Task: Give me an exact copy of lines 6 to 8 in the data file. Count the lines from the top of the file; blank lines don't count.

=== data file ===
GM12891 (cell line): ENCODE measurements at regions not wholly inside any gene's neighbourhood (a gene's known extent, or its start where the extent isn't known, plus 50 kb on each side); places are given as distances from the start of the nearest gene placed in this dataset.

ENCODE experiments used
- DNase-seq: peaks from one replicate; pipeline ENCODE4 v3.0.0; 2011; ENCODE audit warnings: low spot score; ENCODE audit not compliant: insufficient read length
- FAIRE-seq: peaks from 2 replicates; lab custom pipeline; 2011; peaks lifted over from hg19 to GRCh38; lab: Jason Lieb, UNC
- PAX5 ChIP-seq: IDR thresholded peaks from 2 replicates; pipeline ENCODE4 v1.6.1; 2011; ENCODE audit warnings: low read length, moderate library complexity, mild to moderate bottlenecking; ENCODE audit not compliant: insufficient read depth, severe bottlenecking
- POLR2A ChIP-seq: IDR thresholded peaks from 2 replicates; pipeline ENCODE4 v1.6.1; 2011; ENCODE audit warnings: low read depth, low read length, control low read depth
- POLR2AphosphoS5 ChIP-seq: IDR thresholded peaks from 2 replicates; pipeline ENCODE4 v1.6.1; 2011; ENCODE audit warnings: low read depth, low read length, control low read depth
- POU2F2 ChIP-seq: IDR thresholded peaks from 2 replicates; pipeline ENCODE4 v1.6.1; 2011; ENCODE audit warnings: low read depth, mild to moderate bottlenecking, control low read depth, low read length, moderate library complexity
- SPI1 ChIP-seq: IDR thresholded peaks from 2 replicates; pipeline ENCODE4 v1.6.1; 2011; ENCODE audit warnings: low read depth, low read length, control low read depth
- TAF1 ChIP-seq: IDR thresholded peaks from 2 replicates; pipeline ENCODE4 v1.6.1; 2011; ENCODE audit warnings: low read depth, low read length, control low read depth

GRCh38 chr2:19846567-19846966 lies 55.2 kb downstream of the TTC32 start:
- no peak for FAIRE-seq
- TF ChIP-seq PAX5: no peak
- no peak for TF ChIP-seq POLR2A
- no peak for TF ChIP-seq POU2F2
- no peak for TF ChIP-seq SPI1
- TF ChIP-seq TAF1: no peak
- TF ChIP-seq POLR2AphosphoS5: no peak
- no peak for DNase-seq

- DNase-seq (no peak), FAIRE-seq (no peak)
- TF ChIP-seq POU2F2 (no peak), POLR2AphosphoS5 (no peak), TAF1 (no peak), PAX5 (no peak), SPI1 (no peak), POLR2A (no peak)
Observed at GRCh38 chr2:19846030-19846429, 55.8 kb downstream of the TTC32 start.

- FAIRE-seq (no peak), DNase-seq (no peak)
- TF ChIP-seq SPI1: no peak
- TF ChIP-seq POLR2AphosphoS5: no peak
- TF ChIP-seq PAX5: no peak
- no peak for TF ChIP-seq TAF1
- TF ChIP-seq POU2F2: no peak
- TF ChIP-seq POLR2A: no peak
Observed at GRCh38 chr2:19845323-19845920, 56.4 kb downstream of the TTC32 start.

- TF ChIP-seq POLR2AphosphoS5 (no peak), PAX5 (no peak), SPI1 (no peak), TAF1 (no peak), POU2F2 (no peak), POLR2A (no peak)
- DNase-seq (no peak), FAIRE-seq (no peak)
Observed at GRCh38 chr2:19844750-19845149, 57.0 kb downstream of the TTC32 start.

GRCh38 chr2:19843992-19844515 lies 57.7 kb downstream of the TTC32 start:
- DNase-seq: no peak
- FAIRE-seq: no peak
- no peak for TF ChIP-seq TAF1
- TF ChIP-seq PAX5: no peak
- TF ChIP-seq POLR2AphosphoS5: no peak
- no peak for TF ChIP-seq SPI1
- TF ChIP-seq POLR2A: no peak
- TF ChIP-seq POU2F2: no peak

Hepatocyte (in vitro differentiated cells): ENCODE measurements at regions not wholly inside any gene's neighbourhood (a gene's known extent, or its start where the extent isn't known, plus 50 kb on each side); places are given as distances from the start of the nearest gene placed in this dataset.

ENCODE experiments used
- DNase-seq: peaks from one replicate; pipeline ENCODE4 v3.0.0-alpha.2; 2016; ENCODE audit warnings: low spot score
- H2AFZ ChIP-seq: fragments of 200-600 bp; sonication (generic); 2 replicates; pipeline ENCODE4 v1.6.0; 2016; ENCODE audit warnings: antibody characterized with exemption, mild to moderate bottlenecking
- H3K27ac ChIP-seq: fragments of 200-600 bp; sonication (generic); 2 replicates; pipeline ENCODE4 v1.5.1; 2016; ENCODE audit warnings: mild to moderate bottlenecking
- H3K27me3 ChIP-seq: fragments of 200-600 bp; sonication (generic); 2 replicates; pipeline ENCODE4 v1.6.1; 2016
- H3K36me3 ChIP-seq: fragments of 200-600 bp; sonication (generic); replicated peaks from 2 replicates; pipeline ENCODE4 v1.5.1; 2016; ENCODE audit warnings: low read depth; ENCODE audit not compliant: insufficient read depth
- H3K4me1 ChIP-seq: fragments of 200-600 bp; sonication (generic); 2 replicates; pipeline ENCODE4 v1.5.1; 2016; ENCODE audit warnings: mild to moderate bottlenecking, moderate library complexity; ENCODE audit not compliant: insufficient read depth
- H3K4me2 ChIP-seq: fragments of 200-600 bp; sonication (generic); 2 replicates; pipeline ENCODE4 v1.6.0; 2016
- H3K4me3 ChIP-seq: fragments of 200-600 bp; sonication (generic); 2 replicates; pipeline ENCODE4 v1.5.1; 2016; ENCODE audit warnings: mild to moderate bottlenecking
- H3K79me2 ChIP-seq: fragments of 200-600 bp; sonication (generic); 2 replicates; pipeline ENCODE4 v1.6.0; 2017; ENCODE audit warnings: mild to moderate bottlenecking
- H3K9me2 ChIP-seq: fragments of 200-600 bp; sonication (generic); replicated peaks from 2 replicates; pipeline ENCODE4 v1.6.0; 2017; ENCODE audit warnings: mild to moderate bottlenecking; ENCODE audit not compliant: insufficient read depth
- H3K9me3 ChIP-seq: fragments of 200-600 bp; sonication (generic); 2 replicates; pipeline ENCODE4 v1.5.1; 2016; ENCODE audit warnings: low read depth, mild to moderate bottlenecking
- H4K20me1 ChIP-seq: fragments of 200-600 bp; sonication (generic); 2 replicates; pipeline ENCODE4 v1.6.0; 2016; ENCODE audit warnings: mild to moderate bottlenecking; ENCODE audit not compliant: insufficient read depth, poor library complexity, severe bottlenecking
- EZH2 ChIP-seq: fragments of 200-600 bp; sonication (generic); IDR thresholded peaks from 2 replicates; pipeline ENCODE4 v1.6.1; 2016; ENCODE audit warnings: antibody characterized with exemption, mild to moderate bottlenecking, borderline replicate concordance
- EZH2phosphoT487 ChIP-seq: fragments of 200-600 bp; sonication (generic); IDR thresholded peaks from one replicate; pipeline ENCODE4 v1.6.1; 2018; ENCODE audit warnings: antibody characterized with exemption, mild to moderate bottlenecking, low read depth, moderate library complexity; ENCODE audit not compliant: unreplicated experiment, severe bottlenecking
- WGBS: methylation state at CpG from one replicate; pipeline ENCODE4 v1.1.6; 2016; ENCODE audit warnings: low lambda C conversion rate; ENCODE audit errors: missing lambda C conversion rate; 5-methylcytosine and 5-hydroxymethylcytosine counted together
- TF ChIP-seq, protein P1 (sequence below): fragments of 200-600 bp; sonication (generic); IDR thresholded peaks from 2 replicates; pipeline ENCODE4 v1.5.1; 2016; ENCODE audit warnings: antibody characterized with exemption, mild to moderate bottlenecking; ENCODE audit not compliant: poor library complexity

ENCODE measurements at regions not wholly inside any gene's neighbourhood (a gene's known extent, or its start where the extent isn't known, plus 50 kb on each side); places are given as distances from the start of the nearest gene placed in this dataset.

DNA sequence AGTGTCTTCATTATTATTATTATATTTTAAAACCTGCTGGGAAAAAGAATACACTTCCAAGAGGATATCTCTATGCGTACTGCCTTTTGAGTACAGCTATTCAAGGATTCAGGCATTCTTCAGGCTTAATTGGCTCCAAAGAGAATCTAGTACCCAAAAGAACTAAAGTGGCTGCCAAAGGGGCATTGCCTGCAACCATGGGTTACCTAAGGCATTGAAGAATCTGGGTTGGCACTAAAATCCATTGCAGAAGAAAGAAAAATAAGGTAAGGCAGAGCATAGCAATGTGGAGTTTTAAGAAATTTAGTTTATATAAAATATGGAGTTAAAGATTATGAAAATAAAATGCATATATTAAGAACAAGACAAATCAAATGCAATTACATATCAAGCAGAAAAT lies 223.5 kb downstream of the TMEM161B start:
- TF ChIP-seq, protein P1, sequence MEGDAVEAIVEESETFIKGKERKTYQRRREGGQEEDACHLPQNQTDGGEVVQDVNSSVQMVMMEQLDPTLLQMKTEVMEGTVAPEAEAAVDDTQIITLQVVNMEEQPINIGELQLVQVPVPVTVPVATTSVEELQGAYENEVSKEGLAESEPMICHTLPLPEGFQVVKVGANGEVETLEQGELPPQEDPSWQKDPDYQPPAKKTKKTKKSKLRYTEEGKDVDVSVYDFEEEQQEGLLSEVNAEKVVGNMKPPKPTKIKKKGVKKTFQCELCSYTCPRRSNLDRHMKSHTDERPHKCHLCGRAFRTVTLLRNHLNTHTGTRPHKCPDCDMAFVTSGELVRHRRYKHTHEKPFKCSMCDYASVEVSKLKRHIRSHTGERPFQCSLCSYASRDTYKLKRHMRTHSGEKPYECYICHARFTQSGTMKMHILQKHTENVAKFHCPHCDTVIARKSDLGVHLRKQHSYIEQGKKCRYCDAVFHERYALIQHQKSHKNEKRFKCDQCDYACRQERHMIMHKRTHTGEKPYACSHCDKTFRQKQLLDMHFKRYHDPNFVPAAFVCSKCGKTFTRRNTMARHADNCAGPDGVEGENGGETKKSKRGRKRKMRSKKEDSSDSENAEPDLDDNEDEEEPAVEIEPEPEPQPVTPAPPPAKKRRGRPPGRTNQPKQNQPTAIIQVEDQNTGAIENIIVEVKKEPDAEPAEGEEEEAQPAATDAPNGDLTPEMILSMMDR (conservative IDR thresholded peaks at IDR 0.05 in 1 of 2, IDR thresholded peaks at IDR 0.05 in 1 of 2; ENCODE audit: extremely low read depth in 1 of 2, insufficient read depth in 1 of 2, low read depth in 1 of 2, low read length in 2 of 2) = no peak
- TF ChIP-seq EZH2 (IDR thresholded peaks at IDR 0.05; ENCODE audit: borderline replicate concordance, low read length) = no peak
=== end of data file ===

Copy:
- POLR2A ChIP-seq: IDR thresholded peaks from 2 replicates; pipeline ENCODE4 v1.6.1; 2011; ENCODE audit warnings: low read depth, low read length, control low read depth
- POLR2AphosphoS5 ChIP-seq: IDR thresholded peaks from 2 replicates; pipeline ENCODE4 v1.6.1; 2011; ENCODE audit warnings: low read depth, low read length, control low read depth
- POU2F2 ChIP-seq: IDR thresholded peaks from 2 replicates; pipeline ENCODE4 v1.6.1; 2011; ENCODE audit warnings: low read depth, mild to moderate bottlenecking, control low read depth, low read length, moderate library complexity